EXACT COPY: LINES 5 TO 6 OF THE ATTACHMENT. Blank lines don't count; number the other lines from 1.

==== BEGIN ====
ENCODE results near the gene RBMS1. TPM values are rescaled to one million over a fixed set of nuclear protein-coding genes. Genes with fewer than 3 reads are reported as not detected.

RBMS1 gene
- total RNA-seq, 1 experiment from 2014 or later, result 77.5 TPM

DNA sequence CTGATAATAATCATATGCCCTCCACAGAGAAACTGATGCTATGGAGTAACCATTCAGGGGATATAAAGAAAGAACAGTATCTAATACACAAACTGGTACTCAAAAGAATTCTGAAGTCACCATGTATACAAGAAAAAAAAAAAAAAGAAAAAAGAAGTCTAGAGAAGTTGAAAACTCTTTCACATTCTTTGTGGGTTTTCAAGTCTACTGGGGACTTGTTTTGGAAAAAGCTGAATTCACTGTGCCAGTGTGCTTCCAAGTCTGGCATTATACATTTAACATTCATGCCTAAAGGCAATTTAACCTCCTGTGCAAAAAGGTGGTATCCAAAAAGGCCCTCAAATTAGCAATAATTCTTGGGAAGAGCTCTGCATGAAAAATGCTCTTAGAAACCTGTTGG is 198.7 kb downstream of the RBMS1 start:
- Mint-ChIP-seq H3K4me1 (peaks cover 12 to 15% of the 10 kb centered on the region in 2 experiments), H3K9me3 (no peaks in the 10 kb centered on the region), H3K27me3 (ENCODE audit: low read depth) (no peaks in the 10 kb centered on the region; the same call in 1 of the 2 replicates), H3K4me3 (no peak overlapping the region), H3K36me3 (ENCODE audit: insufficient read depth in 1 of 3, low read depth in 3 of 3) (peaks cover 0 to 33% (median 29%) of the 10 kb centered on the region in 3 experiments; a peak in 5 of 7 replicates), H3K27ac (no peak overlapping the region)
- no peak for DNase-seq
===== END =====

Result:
- Mint-ChIP-seq H3K4me1 (peaks cover 12 to 15% of the 10 kb centered on the region in 2 experiments), H3K9me3 (no peaks in the 10 kb centered on the region), H3K27me3 (ENCODE audit: low read depth) (no peaks in the 10 kb centered on the region; the same call in 1 of the 2 replicates), H3K4me3 (no peak overlapping the region), H3K36me3 (ENCODE audit: insufficient read depth in 1 of 3, low read depth in 3 of 3) (peaks cover 0 to 33% (median 29%) of the 10 kb centered on the region in 3 experiments; a peak in 5 of 7 replicates), H3K27ac (no peak overlapping the region)
- no peak for DNase-seq